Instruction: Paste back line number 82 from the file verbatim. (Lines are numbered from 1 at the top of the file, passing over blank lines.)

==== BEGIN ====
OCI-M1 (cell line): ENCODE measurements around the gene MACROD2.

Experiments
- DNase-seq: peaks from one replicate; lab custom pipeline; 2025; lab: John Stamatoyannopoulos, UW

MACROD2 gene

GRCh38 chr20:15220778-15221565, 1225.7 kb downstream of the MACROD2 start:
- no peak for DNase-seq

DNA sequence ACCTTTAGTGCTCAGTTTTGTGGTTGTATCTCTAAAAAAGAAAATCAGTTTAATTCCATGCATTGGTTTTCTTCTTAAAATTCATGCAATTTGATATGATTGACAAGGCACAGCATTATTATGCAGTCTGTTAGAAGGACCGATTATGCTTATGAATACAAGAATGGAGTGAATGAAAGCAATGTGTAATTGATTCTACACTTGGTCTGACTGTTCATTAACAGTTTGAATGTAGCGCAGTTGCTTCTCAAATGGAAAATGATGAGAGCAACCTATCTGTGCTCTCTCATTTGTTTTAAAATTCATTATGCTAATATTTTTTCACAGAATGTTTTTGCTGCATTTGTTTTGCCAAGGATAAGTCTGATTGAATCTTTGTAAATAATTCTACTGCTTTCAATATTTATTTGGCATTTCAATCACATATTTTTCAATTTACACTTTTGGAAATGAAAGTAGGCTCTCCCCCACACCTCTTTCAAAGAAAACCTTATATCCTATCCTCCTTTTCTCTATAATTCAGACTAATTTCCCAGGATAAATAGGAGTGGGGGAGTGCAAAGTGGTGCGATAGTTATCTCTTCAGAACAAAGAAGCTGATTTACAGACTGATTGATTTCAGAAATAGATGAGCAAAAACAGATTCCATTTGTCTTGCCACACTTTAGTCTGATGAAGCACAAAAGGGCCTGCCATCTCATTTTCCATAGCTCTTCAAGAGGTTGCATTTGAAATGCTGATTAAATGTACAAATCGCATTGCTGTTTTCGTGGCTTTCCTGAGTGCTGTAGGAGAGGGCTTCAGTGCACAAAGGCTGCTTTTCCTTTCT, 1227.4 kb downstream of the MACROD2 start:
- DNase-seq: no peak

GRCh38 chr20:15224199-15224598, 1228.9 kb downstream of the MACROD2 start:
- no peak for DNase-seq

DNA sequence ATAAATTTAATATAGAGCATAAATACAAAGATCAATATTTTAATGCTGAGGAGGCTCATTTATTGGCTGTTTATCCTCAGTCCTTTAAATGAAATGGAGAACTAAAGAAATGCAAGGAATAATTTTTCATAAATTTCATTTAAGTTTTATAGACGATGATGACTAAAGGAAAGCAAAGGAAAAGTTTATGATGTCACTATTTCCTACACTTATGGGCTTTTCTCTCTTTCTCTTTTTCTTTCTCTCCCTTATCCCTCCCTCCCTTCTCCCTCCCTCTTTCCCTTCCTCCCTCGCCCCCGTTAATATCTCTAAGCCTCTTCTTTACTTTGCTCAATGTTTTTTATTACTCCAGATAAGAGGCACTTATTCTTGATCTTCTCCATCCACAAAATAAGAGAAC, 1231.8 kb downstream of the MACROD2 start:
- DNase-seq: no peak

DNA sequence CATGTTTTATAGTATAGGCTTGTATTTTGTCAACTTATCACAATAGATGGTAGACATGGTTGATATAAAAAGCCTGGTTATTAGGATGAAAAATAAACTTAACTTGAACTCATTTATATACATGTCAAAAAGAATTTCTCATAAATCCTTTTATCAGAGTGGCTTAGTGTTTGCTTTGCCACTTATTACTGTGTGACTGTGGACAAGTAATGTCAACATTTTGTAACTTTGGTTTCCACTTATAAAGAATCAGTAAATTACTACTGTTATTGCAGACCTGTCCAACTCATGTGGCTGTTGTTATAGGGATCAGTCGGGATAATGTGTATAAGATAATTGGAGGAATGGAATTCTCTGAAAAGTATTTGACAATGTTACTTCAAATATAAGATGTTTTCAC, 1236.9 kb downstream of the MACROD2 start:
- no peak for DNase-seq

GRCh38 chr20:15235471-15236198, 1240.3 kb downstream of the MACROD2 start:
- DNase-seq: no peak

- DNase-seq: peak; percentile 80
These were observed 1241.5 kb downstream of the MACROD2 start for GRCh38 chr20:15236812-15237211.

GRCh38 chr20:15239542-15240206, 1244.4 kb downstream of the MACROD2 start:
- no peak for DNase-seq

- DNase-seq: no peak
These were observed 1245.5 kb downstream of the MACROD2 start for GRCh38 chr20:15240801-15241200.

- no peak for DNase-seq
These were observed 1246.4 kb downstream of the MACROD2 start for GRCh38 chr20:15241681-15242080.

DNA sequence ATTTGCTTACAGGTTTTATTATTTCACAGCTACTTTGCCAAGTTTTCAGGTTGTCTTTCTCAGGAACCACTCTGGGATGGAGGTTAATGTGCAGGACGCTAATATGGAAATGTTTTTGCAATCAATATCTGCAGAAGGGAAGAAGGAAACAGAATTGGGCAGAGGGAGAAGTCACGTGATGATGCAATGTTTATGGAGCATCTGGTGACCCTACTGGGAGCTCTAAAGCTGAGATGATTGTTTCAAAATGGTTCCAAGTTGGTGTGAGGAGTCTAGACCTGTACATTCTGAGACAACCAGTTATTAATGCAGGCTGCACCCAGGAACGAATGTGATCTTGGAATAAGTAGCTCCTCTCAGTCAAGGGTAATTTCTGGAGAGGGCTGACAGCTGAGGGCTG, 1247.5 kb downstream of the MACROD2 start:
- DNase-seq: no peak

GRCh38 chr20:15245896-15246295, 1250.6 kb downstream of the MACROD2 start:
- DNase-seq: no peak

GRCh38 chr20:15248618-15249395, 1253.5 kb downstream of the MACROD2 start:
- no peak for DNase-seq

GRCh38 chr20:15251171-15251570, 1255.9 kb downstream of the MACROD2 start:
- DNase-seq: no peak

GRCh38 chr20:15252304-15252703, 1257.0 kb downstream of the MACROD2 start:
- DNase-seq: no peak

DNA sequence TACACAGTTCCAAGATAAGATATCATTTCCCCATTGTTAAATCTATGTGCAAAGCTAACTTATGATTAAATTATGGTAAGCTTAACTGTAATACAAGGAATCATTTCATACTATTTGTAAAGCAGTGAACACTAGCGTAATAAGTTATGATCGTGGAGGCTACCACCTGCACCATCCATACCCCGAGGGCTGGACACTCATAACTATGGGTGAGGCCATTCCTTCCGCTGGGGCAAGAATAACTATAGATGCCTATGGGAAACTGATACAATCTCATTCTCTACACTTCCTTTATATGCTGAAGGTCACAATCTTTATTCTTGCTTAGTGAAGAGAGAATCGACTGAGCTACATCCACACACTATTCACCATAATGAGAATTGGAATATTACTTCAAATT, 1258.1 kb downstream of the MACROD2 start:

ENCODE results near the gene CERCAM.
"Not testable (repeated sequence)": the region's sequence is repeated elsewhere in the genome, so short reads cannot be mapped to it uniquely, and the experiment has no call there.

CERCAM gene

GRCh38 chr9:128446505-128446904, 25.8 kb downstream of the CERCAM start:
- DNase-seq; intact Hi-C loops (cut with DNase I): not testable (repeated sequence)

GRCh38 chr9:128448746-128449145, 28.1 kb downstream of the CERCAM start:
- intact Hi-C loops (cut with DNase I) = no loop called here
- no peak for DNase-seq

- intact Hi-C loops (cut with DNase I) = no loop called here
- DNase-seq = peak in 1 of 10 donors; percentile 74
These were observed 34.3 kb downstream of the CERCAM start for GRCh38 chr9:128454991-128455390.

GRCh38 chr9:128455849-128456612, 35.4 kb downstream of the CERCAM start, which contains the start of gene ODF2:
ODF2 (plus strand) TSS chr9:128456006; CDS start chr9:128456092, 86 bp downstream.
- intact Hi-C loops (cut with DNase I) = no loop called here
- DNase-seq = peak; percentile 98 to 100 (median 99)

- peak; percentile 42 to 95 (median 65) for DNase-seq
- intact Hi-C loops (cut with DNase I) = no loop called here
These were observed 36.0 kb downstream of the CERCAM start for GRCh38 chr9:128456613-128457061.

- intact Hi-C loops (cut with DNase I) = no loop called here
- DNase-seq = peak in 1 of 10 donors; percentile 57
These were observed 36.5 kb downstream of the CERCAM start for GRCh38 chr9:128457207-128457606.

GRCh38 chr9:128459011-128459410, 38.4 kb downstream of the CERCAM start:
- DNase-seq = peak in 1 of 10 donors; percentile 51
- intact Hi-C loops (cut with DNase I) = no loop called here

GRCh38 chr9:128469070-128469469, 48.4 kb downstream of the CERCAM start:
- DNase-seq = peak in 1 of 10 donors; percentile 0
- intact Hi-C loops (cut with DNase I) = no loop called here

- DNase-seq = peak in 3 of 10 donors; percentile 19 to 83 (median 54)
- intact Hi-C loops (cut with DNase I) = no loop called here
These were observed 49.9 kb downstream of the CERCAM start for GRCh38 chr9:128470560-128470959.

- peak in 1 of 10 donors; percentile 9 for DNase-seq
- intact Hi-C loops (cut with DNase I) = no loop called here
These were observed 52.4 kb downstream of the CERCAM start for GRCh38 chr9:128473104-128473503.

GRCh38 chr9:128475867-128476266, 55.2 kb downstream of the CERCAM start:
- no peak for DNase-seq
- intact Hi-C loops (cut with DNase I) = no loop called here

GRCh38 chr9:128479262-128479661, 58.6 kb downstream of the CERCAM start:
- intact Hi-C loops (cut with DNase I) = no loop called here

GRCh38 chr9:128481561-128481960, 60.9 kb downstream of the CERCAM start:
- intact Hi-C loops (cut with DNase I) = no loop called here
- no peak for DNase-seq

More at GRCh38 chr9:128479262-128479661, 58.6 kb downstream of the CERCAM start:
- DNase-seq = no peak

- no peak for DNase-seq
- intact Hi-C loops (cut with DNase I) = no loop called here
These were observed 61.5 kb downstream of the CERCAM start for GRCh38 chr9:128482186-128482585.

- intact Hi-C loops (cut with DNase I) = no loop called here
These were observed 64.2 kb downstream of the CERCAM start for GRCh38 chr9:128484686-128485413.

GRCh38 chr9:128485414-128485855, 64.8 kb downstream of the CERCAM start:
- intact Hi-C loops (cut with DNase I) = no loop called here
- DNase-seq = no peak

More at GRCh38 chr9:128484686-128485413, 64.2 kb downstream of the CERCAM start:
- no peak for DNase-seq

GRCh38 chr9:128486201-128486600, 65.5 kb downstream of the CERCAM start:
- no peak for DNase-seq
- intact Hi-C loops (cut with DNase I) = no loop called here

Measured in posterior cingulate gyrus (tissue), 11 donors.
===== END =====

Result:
- intact Hi-C loops (cut with DNase I) = no loop called here